“The Long Ride Home!”
I sincerely don’t think I can ever remember when ten days had gone by so fast. Before I knew it our friend was dropping us off at the train station where we would board our new, least favorite means of transportation. I assumed that all the tears from saying goodbye had been shed at the house before we left, but apparently I was wrong. However, what can only be described as perfect timing for a large dose of comic relief to lighten up the moment came when my daughter saw the train docked in the terminal and vehemently shaking her head side to side loudly yelled out; “Daddy, please don’t make me get back on the train, I don’t want to go on that ride again!”
Out of the mouths of babes, but in all honesty, she said what we were thinking even though neither of us wanted to admit it. We boarded the train, found our seats and set up camp for “The long ride home.” Six hours into our return trip and so far it was smooth sailing, or should I say rolling? Looking around the train, I noticed a few familiar faces from our hellish ride down and I had to wonder if they were as . . . what’s the word . . . “concerned” as we were about our return ride home? I should have known better than to think that everything was going to be fine because shortly after I checked my watch at the six hour mark and without any warning at all . . . the brakes on the train locked up and we came to a screeching halt!
When I say that we came to a screeching halt, I mean like everyone slid out of their seats kind of halt and people had to hang on to anything they could just to keep themselves from tumbling over. My first reaction was to throw my arm across my wife and daughter as my other arm grabbed the seat rest so I wouldn’t fall. I dug both my heels into the floor and tightened my leg muscles. Naturally, the suddenness of it made people panic, scream and curse. For just one moment the train went completely silent as everyone assessed the situation and made sure that no one was hurt.
My daughter’s eyes were open wider than I had ever seen them before and she appeared to be in some sort of catatonic state. The profanities that ran through my head at that moment, would have made Satan blush and I had all but made up my mind that I was going to take my family off the train, call a taxi, drive to the nearest airport and fly home. Like magic, a staff member appeared at the front of the train and asked for our attention.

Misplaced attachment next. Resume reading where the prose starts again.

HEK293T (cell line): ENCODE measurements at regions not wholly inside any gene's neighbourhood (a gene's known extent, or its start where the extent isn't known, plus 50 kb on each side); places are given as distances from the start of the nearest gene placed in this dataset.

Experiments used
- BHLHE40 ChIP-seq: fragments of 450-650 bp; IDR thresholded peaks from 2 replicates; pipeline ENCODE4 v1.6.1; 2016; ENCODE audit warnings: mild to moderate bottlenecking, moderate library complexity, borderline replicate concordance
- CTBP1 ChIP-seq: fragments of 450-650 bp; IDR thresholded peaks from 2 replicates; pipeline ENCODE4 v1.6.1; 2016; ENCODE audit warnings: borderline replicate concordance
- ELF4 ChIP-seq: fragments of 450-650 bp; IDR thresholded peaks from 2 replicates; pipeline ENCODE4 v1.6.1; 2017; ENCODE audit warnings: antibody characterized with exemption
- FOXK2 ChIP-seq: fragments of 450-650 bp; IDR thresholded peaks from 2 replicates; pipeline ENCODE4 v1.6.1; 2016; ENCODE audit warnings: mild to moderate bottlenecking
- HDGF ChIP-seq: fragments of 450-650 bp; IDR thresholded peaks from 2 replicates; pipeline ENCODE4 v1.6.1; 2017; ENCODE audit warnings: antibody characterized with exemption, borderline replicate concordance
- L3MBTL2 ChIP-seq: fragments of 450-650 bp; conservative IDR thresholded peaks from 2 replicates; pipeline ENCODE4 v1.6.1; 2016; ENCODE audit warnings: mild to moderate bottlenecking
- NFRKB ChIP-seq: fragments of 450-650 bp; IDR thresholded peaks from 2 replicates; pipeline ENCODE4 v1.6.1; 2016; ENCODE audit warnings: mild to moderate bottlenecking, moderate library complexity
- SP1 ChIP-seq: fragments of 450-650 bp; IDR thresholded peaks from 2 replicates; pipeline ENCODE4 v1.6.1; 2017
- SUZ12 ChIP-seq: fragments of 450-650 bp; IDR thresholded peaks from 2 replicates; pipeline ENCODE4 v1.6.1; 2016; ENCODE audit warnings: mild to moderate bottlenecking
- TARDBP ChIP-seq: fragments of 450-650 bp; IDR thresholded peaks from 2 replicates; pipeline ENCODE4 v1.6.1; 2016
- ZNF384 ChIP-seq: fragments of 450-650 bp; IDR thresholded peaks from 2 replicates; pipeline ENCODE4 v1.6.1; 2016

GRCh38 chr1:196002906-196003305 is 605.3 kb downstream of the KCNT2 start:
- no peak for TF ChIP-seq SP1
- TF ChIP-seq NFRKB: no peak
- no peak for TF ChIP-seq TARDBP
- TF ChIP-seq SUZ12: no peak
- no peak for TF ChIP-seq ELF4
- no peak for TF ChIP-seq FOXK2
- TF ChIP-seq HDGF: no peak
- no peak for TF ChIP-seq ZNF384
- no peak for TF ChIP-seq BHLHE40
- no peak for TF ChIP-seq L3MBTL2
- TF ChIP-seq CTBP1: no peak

If the number of apologies given to us on the trip down and our newest “we’re sorry for the delay” were gold, well then, I guess that would make me Midas. What was the reason for our sudden stop this time? Did we hit a deer, were we being hijacked, what now? The staff member informed us that some snot nose, little brat kid, had pulled the emergency stop button, cord, whatever it was, causing us to come to an unexpected, forceful, abrupt, halt. My first thought was; “Where’s the kids parents, I want to smack them both so hard they’ll end up in next week!”
Thankfully, this little set back only delayed us by about a half hour from beginning to end, but given what had happened to us on the way down, my blood pressure at the present moment was most likely in the; “danger of having a stroke zone”. I sincerely had to wonder if every train ride, every day, was filled with calamities like the ones that we were experiencing. I’m sorry to be so blunt, but; “This was just fucking ridiculous, wrong and intolerable!” Because of both our latest delay and how pissed off I was, in my head I had already written a vicious complaint letter to anybody at “Amtrak” asking for a partial or full refund of my money for the Hell my family and I had to go through in what was supposed to be a relaxing, enjoyable experience.
The train came to life again and soon we were picking up speed heading down the tracks. This latest event in conjunction with the memory of the crazy events that happened on the way down made it very, difficult, well, almost impossible to fully relax and enjoy the ride. In the back of my mind I was already thinking about what was going to happen next and I refused to let my guard down because of it. The next several hours went by without any trouble or a hint of one to come and then again, several more hours of incident free riding were behind us. Could this be the way a train ride is really supposed to be? Maybe it wasn’t so bad after all.